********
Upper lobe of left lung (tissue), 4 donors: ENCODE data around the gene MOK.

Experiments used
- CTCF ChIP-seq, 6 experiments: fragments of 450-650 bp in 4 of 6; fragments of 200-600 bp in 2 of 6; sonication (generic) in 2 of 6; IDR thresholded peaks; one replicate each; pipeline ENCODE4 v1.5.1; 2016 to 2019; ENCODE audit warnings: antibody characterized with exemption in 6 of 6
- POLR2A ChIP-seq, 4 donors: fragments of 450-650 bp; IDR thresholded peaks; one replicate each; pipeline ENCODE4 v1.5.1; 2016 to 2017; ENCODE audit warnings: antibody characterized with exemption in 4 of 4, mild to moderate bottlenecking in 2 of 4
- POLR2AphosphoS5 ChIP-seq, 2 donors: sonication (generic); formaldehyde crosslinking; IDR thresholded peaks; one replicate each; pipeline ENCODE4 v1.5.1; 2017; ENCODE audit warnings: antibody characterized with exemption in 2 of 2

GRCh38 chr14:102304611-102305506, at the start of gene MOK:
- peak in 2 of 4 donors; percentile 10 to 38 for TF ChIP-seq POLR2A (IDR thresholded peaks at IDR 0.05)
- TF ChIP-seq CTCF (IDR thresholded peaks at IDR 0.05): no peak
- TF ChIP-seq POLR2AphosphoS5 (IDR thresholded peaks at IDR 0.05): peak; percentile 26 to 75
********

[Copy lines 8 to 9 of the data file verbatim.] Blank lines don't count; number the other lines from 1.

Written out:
- TF ChIP-seq CTCF (IDR thresholded peaks at IDR 0.05): no peak
- TF ChIP-seq POLR2AphosphoS5 (IDR thresholded peaks at IDR 0.05): peak; percentile 26 to 75